Film - Feature | February 10 | 4 p.m. |  Berkeley Art Museum and Pacific Film Archive

 Berkeley Art Museum and Pacific Film Archive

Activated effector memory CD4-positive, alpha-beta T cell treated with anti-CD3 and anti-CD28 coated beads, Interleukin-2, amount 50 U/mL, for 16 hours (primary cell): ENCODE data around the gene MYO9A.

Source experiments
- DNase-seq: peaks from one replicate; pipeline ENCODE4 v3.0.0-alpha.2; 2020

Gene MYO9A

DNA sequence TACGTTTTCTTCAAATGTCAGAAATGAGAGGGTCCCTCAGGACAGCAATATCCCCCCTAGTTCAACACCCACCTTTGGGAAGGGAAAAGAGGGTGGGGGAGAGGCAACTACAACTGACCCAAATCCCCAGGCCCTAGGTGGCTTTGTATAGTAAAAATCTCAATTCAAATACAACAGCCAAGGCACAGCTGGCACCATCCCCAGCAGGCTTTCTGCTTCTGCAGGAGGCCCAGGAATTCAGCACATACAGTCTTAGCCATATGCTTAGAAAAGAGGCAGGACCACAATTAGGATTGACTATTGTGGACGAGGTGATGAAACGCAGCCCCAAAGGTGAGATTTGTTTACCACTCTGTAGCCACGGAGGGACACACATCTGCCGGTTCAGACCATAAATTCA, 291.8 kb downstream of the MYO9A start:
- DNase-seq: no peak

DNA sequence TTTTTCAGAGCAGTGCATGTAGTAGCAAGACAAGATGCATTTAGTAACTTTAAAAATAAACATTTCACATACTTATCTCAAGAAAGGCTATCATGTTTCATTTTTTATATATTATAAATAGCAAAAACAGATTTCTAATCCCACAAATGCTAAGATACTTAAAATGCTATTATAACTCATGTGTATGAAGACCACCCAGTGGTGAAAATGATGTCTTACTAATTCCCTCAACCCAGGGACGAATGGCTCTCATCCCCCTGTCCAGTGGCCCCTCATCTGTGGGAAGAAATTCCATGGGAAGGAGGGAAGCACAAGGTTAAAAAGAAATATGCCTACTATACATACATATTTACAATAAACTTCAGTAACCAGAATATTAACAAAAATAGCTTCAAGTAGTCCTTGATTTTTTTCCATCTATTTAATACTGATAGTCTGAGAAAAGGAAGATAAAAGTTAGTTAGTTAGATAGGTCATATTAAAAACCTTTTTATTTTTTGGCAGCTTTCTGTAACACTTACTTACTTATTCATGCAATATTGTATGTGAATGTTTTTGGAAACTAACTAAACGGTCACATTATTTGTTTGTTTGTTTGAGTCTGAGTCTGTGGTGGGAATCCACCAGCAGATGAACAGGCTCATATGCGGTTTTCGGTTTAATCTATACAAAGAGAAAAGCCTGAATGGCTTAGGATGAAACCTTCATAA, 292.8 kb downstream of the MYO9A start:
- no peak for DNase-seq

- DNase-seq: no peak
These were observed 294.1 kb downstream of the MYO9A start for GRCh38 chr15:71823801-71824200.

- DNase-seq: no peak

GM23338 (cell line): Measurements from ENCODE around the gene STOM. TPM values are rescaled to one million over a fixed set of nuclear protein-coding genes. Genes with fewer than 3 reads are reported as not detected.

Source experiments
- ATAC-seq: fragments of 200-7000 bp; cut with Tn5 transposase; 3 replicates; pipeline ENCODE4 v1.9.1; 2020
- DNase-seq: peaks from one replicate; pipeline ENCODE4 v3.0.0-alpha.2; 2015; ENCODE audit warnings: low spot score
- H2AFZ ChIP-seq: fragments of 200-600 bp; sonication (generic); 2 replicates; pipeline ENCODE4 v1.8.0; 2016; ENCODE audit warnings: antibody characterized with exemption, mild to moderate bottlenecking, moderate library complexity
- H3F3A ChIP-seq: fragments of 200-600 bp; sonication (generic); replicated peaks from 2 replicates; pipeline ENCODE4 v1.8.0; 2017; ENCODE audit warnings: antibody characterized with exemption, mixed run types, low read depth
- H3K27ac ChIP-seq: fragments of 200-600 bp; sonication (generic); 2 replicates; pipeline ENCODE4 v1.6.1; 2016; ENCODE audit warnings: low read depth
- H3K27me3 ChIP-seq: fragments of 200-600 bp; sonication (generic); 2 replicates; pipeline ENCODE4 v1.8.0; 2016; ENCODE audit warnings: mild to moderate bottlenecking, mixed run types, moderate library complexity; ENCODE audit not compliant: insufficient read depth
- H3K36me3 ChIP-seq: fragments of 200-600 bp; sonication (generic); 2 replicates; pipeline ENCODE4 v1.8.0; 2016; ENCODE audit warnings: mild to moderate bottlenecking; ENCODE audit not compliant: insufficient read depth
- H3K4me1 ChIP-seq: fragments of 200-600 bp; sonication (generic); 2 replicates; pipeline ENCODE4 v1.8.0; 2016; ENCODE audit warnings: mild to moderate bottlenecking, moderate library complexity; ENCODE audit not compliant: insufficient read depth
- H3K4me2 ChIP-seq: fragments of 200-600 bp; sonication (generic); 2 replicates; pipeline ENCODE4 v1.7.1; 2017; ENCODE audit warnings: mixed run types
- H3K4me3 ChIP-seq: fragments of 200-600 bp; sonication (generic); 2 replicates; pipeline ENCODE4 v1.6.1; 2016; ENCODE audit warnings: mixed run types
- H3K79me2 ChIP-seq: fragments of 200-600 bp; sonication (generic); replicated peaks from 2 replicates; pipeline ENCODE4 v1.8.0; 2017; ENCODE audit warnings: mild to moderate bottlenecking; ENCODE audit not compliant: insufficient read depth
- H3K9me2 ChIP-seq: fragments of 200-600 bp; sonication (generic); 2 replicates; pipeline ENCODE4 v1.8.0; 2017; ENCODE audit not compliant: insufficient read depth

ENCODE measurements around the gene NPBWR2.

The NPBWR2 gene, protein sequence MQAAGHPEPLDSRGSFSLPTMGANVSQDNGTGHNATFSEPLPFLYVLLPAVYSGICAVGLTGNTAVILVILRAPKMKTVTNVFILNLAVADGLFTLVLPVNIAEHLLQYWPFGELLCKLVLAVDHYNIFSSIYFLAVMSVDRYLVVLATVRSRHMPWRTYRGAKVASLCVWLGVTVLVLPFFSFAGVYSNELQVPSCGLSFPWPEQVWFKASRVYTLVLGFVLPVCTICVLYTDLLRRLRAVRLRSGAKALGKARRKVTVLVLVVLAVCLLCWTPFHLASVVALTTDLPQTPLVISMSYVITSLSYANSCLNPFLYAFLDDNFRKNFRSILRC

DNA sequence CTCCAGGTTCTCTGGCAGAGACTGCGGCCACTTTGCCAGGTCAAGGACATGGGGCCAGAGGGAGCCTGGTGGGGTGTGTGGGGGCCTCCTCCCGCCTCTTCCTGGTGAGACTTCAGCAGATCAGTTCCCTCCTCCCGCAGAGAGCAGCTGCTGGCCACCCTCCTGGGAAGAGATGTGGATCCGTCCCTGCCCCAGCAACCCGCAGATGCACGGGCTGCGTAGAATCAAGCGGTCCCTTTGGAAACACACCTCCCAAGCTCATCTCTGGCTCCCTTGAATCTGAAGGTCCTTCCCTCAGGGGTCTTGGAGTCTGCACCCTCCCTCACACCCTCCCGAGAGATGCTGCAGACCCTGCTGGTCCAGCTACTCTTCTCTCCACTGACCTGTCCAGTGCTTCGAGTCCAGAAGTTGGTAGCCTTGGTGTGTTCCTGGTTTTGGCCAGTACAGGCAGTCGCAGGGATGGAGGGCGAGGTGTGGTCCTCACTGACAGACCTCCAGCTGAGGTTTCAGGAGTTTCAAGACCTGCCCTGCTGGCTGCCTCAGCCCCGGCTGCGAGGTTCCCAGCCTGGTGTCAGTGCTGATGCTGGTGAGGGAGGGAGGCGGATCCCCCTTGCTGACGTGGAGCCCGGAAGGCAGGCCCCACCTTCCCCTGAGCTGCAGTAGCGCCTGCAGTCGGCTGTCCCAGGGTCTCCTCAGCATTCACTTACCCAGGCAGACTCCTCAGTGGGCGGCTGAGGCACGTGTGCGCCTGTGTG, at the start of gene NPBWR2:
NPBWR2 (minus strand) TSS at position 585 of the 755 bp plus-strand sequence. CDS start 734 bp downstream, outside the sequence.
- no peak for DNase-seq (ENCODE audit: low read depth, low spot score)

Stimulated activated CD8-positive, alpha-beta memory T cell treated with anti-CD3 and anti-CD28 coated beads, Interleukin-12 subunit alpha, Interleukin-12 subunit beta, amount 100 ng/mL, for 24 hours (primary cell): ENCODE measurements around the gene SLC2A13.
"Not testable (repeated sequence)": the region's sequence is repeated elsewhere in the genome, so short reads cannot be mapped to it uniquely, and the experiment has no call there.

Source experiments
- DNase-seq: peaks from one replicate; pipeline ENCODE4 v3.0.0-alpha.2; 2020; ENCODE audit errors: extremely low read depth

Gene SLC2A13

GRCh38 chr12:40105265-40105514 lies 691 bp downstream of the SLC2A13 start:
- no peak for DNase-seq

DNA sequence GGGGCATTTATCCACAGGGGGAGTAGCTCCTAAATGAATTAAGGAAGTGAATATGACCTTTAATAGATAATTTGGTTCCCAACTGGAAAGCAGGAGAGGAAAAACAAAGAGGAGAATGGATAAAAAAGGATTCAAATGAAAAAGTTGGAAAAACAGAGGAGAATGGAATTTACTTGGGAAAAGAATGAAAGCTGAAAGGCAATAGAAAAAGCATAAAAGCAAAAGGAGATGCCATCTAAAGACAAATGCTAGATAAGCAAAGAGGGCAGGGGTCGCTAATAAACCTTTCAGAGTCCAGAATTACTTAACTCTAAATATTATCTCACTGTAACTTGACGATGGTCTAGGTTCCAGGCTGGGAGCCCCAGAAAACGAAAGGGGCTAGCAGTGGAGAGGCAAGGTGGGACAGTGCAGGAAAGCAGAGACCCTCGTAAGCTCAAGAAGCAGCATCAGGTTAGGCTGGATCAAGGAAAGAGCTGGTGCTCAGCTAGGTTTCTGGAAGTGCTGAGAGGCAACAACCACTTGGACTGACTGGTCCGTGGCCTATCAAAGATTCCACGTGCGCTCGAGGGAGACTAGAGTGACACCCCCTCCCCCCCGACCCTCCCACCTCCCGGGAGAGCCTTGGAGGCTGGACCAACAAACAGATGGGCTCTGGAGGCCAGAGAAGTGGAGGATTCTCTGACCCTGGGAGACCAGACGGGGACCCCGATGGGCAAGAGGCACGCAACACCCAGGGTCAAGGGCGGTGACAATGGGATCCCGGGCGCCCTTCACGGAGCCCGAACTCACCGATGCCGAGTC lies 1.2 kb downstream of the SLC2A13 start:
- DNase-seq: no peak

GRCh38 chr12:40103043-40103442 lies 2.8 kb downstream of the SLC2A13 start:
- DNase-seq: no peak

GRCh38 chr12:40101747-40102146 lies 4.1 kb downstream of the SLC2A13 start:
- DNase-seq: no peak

Often overshadowed by his contemporaries like Ernst Lubitsch or F. W. Murnau, the German Expressionist director Joe May is most widely recognized for two things: helping Fritz Lang enter the film business, and directing the 1929 city-symphony proto-noir Asphalt. The film’s classic noir plot—a gorgeous petty thief seduces a straitlaced cop, and soon both are over their heads in trouble—plays out in a whirl of Berlin traffic, dizzying camerawork, rapid-fire editing, and Expressionist set designs and lighting. A technical triumph, Asphalt was one of the silent era’s last hurrahs, and a summation of German Expressionist style., 510-642-0365